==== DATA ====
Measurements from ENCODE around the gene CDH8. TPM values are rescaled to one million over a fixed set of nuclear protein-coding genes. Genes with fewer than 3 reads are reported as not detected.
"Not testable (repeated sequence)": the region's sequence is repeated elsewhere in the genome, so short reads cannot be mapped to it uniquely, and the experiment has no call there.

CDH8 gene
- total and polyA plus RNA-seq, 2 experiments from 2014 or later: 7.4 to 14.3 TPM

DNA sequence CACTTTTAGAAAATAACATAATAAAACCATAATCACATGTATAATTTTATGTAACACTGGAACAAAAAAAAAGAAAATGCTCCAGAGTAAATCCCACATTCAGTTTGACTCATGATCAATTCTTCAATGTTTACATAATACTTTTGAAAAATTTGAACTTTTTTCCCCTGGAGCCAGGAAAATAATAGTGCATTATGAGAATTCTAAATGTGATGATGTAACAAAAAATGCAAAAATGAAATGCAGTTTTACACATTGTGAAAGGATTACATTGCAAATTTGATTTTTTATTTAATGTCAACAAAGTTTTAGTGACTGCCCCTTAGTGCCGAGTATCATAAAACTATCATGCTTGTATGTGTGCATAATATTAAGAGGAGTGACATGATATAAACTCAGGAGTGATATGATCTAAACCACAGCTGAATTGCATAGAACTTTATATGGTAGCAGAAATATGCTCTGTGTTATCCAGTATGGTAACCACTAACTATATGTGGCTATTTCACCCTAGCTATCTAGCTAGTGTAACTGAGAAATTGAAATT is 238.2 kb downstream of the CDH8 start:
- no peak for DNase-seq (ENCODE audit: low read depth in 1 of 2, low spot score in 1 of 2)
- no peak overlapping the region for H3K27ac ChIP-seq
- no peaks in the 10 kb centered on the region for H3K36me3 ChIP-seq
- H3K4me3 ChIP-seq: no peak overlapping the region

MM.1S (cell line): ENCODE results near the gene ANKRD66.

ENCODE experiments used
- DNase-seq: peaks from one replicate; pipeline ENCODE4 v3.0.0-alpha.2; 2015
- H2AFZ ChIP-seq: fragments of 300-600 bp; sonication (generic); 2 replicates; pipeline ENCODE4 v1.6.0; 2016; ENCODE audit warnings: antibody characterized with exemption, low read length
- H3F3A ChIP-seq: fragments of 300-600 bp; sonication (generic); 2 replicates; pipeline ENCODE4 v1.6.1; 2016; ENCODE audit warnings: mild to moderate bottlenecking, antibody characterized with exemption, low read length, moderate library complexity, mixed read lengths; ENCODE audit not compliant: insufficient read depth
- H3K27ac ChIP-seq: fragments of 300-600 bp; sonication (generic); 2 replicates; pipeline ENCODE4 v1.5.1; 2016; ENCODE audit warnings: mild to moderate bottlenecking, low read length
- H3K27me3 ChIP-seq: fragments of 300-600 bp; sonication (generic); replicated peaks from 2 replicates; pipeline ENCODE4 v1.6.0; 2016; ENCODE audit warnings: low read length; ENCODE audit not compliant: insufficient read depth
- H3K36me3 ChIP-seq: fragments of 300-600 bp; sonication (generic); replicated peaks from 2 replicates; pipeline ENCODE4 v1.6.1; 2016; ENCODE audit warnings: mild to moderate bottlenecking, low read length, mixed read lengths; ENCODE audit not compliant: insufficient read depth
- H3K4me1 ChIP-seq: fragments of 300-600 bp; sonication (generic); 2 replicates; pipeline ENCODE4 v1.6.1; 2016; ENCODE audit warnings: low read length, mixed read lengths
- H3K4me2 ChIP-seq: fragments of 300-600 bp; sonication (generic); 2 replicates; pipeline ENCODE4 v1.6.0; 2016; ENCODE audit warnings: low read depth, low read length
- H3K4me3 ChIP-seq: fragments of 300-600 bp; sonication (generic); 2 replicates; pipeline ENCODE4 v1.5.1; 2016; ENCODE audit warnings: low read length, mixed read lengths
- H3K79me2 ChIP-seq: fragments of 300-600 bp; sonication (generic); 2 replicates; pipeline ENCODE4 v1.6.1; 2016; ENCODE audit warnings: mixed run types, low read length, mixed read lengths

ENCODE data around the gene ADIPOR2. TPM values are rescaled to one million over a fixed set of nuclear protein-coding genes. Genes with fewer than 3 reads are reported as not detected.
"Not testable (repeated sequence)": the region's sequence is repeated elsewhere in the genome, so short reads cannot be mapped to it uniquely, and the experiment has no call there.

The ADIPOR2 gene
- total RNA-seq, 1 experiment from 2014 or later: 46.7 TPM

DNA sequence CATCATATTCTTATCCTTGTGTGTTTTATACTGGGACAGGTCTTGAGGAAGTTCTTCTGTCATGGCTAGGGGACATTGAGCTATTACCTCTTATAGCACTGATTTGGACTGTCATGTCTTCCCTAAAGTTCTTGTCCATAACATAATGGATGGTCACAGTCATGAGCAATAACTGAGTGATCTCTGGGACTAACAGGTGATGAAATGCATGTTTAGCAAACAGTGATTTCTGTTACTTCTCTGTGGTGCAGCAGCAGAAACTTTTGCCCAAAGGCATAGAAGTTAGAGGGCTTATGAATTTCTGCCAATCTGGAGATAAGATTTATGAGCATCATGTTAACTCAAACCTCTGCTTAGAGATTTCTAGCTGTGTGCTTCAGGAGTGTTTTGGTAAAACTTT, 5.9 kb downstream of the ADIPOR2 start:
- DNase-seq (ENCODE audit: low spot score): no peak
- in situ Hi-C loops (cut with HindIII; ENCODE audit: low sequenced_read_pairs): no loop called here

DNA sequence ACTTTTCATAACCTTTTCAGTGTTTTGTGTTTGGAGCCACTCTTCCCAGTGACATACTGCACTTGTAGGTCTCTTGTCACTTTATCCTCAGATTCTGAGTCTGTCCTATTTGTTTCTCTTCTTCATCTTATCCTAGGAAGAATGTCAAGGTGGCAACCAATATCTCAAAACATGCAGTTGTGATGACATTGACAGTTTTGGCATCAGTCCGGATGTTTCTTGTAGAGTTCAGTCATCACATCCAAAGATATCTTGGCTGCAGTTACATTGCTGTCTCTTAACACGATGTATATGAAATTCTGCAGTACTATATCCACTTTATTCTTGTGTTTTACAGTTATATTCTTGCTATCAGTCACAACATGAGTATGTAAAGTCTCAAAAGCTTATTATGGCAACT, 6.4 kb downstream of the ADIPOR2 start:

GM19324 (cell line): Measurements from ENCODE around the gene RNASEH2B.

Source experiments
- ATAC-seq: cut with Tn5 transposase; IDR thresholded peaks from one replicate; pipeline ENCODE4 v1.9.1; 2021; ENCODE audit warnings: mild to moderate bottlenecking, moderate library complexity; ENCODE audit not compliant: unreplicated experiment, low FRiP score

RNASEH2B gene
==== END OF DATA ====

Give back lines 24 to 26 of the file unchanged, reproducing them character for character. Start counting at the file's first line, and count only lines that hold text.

The ADIPOR2 gene
- total RNA-seq, 1 experiment from 2014 or later: 46.7 TPM

DNA sequence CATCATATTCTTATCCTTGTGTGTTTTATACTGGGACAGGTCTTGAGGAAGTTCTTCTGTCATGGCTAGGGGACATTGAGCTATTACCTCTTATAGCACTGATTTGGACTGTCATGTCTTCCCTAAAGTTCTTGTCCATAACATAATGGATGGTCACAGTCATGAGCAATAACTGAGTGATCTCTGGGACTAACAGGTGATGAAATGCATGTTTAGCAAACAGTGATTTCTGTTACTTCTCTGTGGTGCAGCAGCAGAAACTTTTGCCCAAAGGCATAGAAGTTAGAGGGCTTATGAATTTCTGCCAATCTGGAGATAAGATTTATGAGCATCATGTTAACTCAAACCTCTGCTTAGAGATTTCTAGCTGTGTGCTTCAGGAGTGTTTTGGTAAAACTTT, 5.9 kb downstream of the ADIPOR2 start: